Freiman says that part of the reason politics has swallowed everything is that we have fewer and fewer of what he calls “cross-cutters” in American life. He defines this “cross-cutting” sort of identity as “people whose partisan identities do not align with their other social identities in the standard pattern (picture a Prius-driving Unitarian Republican who regularly attends vegan cooking classes).” Because these people have their identities not all bound up in one temporal thing or another, he argues, they are “less hostile to out-party members and less likely to get angry about politics. But as these ‘cross-cutters’ grow scarce, politics gets bloodier.”
Whatever the truth of that sociological claim, we can certainly affirm a different sort of “cross-cutting”—and that is those whose identities are formed first by an actual cross—by Christ and him crucified (Gal. 2:20). If this is the case—and our lives are in the context of eternity—we need not worry about whether we are politically “homeless.” Only those with no Home are frantic to find one. We will not be crushed when we see people who agree with us on some things disagree with us on others. And we won’t be terrified when we find people who disagree with us on most things agree with us on something—for fear that we will be accused of “disloyalty.”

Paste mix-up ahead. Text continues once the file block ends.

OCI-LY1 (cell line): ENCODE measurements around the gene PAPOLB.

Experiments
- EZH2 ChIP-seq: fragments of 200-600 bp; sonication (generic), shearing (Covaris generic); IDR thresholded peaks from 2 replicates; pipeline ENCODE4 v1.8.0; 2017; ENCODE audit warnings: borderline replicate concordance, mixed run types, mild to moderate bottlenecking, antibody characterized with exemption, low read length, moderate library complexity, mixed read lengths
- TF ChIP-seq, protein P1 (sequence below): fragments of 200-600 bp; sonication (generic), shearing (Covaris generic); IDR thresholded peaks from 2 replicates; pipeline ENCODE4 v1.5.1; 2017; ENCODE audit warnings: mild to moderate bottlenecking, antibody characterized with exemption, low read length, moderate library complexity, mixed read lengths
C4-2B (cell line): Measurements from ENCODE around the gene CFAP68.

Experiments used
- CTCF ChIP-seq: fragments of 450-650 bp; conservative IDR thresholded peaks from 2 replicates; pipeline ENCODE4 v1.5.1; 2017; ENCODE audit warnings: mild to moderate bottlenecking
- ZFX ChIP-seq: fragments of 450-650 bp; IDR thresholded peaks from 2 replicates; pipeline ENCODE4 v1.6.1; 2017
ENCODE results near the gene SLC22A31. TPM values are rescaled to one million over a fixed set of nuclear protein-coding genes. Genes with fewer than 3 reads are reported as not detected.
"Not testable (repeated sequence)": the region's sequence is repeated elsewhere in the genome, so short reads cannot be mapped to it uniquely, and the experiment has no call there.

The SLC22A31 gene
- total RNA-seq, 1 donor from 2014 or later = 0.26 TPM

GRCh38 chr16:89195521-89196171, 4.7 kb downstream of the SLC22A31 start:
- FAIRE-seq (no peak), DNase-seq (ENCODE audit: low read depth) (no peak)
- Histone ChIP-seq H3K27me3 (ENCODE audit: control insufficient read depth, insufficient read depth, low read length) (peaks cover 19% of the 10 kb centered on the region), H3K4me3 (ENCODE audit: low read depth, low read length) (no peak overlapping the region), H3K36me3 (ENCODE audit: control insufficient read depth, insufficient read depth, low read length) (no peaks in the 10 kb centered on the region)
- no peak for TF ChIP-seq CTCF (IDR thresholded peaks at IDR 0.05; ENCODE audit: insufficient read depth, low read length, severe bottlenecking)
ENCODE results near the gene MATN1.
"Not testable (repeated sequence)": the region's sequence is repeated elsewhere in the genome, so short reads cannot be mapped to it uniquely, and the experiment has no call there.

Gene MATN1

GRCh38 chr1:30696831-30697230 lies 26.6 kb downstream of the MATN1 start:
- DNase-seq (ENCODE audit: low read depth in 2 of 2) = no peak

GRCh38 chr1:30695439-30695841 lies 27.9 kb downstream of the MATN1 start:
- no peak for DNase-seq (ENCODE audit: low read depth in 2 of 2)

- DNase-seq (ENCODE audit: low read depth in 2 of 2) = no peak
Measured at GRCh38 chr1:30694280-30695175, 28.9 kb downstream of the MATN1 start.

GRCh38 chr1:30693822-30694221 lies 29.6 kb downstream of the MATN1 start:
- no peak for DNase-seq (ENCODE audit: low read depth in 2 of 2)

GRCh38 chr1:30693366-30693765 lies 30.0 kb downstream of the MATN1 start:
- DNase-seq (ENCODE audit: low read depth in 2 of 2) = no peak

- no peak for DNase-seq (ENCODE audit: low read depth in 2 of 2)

And we can be freed from the emotional expectations of political identities of various sorts, which are posed in terms of exuberant triumph (“We won!”) or apocalyptic despair (“We are about to lose our entire society!”). Both the exuberance and the despair are exhausting and, even worse, either can be used to justify all sorts of things we never thought we would affirm, or things we never imagined we would deny.
A Kingdom-first sense of identity and mission is a first step toward the freedom to love neighbor without checking first whether the neighbor is approved by the bosses to be lovable. And a Kingdom-first sense of identity and mission is the first step to declaring independence from the kind of culture where it’s always Election Day, and never Easter.